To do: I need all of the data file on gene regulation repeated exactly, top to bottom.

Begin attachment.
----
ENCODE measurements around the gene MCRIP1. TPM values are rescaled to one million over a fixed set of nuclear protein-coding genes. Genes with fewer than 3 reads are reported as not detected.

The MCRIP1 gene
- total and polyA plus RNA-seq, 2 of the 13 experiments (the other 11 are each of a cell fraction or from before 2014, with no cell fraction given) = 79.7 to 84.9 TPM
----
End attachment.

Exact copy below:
ENCODE measurements around the gene MCRIP1. TPM values are rescaled to one million over a fixed set of nuclear protein-coding genes. Genes with fewer than 3 reads are reported as not detected.

The MCRIP1 gene
- total and polyA plus RNA-seq, 2 of the 13 experiments (the other 11 are each of a cell fraction or from before 2014, with no cell fraction given) = 79.7 to 84.9 TPM